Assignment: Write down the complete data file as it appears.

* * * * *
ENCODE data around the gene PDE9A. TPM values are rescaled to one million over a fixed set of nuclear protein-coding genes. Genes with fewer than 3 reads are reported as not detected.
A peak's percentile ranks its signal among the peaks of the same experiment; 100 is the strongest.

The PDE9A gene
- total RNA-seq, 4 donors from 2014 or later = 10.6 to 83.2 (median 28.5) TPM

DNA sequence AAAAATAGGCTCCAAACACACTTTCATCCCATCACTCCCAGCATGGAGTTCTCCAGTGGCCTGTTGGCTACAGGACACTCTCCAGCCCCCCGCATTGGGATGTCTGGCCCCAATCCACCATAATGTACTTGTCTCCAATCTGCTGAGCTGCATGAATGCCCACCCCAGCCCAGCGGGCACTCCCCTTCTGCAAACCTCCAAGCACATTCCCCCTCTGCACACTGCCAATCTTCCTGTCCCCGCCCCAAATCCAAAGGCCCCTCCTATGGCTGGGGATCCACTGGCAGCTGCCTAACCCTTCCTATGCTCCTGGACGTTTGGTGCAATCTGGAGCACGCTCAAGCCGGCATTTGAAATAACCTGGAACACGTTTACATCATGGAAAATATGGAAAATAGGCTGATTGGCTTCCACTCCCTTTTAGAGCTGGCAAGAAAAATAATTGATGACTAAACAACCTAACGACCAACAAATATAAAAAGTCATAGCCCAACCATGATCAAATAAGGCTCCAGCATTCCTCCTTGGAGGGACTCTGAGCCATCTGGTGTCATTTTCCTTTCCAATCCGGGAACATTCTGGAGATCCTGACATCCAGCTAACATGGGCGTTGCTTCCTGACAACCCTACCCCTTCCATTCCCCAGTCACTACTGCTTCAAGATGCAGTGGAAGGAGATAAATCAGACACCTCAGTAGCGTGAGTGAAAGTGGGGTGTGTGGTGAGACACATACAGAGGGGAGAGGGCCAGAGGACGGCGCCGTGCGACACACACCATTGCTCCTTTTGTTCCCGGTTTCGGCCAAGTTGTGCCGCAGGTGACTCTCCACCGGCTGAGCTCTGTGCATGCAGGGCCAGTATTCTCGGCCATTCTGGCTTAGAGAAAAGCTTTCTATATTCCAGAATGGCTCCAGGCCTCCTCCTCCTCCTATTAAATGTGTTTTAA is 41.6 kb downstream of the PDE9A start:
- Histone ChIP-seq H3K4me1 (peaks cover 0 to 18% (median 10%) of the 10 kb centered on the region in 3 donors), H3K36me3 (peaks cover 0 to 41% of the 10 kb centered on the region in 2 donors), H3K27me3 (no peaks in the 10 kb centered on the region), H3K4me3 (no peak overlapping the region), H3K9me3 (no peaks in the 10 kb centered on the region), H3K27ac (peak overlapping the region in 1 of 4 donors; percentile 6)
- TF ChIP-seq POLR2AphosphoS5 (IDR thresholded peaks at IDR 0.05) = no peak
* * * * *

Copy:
ENCODE data around the gene PDE9A. TPM values are rescaled to one million over a fixed set of nuclear protein-coding genes. Genes with fewer than 3 reads are reported as not detected.
A peak's percentile ranks its signal among the peaks of the same experiment; 100 is the strongest.

The PDE9A gene
- total RNA-seq, 4 donors from 2014 or later = 10.6 to 83.2 (median 28.5) TPM

DNA sequence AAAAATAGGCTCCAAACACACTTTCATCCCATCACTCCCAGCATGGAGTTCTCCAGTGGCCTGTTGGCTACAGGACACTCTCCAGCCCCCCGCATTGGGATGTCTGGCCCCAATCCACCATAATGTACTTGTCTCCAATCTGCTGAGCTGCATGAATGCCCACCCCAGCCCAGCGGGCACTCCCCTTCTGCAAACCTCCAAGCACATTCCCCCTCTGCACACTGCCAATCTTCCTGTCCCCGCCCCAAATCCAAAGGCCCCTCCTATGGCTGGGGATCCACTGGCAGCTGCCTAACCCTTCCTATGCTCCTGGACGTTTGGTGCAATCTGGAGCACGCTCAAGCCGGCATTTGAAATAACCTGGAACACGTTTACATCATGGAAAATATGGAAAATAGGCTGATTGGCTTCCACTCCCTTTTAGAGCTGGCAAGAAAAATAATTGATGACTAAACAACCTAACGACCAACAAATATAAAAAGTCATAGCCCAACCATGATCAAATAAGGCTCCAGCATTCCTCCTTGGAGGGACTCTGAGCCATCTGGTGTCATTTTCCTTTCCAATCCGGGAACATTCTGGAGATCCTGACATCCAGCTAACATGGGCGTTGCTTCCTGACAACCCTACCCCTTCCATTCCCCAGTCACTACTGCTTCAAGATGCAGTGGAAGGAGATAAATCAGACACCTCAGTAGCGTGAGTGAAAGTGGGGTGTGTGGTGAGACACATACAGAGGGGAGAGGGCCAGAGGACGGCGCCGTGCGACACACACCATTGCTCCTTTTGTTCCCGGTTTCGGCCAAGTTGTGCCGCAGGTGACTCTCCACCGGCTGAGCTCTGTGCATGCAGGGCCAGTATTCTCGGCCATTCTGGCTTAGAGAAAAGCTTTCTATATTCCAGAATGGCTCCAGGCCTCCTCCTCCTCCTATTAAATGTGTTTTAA is 41.6 kb downstream of the PDE9A start:
- Histone ChIP-seq H3K4me1 (peaks cover 0 to 18% (median 10%) of the 10 kb centered on the region in 3 donors), H3K36me3 (peaks cover 0 to 41% of the 10 kb centered on the region in 2 donors), H3K27me3 (no peaks in the 10 kb centered on the region), H3K4me3 (no peak overlapping the region), H3K9me3 (no peaks in the 10 kb centered on the region), H3K27ac (peak overlapping the region in 1 of 4 donors; percentile 6)
- TF ChIP-seq POLR2AphosphoS5 (IDR thresholded peaks at IDR 0.05) = no peak